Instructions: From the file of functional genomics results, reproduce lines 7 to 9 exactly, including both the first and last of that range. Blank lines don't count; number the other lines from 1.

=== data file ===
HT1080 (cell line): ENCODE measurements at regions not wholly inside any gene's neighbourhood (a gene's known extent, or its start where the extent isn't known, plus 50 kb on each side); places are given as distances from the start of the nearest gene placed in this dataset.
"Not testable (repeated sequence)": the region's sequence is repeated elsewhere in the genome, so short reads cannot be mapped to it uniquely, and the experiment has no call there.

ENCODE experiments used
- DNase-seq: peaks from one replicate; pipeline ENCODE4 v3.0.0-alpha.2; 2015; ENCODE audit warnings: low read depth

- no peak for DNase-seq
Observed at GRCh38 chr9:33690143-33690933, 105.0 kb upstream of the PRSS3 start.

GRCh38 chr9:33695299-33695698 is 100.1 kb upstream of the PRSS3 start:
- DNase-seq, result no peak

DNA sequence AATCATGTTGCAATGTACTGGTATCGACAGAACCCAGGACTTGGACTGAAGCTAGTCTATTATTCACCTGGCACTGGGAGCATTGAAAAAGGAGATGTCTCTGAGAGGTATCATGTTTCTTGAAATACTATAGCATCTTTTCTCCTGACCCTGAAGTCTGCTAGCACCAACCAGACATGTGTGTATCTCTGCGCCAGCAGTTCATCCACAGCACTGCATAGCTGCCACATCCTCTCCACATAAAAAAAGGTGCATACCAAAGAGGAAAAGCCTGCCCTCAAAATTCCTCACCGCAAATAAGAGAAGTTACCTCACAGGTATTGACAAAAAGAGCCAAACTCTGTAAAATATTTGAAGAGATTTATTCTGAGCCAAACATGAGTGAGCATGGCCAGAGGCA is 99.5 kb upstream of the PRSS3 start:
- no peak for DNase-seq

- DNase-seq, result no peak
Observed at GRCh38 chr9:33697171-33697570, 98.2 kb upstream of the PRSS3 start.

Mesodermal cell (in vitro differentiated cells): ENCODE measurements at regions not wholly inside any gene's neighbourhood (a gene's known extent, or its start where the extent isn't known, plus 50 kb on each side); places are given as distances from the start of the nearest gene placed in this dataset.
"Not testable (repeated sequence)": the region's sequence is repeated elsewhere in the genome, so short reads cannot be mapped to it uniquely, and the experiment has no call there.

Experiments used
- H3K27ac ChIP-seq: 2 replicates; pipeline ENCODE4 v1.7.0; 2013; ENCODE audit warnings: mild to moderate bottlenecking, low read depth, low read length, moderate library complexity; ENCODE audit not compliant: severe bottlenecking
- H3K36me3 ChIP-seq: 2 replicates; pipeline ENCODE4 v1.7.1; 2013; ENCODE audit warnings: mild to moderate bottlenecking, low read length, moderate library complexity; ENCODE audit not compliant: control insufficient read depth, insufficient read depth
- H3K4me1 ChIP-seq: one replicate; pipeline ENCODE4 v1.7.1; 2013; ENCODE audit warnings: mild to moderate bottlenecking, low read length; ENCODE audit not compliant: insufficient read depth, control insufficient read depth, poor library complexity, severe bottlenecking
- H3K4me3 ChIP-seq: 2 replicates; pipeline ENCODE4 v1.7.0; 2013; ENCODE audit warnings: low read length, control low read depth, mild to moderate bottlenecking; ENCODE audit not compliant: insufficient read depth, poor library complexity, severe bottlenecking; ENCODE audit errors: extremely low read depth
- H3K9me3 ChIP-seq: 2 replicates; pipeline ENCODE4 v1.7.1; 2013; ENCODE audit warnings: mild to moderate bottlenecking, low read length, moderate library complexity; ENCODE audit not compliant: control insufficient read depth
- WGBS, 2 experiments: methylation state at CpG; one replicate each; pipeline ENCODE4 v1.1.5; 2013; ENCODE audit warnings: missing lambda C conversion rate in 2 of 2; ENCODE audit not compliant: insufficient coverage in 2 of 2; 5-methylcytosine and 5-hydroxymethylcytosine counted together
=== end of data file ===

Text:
GRCh38 chr9:33695299-33695698 is 100.1 kb upstream of the PRSS3 start:
- DNase-seq, result no peak

DNA sequence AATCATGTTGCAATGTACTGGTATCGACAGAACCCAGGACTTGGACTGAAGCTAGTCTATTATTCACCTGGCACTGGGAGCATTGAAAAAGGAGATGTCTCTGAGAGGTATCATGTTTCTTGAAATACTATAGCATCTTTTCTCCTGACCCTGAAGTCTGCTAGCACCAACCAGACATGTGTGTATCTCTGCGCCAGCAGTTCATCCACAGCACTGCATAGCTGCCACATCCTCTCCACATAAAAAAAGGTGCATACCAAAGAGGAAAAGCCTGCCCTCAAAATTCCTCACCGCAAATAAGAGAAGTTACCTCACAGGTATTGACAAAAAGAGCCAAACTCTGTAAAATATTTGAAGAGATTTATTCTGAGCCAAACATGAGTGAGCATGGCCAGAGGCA is 99.5 kb upstream of the PRSS3 start: